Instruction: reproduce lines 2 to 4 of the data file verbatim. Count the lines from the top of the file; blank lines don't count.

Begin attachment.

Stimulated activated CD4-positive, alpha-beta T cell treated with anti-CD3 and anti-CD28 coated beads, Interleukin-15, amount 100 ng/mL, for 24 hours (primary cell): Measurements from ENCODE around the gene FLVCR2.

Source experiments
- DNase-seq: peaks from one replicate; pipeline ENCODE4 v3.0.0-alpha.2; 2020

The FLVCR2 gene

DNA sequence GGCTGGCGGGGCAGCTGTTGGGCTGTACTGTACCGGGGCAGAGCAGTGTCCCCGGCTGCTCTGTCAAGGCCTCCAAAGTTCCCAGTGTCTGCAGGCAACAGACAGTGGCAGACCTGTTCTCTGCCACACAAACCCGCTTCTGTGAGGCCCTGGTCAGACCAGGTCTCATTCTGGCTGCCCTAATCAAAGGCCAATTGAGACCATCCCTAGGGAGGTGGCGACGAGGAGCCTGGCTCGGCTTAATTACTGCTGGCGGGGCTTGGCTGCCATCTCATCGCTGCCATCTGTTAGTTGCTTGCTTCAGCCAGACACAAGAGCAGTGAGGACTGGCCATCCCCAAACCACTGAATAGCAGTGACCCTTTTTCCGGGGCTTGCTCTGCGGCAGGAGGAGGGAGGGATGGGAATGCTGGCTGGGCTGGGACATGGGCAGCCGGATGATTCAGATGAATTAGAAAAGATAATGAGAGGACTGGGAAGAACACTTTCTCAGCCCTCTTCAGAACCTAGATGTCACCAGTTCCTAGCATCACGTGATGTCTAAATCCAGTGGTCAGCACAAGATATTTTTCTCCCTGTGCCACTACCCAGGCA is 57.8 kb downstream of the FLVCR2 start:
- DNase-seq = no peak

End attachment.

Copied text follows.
Source experiments
- DNase-seq: peaks from one replicate; pipeline ENCODE4 v3.0.0-alpha.2; 2020

The FLVCR2 gene